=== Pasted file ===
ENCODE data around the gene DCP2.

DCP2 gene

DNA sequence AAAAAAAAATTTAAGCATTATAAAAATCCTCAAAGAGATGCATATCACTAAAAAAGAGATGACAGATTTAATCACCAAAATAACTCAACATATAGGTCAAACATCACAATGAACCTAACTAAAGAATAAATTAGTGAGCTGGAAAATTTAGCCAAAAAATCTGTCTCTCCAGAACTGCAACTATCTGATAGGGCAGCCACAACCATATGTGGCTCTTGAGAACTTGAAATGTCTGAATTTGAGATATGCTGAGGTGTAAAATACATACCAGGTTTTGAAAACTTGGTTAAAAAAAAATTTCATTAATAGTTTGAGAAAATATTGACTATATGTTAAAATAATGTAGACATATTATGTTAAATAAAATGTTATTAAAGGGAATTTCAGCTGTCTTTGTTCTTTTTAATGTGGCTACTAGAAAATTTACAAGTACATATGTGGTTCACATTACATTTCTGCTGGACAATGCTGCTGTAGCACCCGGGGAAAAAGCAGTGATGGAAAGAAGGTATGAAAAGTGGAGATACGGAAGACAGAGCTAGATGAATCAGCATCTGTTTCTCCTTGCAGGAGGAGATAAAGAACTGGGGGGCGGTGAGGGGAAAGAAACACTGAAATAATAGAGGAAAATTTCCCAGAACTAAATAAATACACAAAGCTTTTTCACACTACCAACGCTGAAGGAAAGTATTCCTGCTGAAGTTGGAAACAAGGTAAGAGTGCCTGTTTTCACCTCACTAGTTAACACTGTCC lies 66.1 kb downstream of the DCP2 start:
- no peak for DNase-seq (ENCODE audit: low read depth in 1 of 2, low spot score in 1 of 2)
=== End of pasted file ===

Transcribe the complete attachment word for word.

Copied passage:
ENCODE data around the gene DCP2.

DCP2 gene

DNA sequence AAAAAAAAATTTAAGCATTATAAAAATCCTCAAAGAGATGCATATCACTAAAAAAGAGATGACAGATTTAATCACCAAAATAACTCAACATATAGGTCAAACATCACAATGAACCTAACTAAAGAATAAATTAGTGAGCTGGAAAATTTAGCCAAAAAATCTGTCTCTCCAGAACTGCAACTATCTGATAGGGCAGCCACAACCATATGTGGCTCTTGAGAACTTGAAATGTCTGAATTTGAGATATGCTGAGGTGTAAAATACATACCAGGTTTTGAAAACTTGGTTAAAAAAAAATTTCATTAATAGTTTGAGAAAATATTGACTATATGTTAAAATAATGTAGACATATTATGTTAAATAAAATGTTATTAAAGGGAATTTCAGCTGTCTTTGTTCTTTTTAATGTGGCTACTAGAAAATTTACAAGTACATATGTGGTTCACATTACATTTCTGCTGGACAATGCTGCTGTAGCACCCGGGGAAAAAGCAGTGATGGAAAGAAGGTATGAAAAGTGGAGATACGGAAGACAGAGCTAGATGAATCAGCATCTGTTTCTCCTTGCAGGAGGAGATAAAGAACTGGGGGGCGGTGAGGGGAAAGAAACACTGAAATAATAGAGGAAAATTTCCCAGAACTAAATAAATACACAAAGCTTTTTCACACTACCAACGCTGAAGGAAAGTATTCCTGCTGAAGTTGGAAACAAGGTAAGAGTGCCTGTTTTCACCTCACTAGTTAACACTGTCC lies 66.1 kb downstream of the DCP2 start:
- no peak for DNase-seq (ENCODE audit: low read depth in 1 of 2, low spot score in 1 of 2)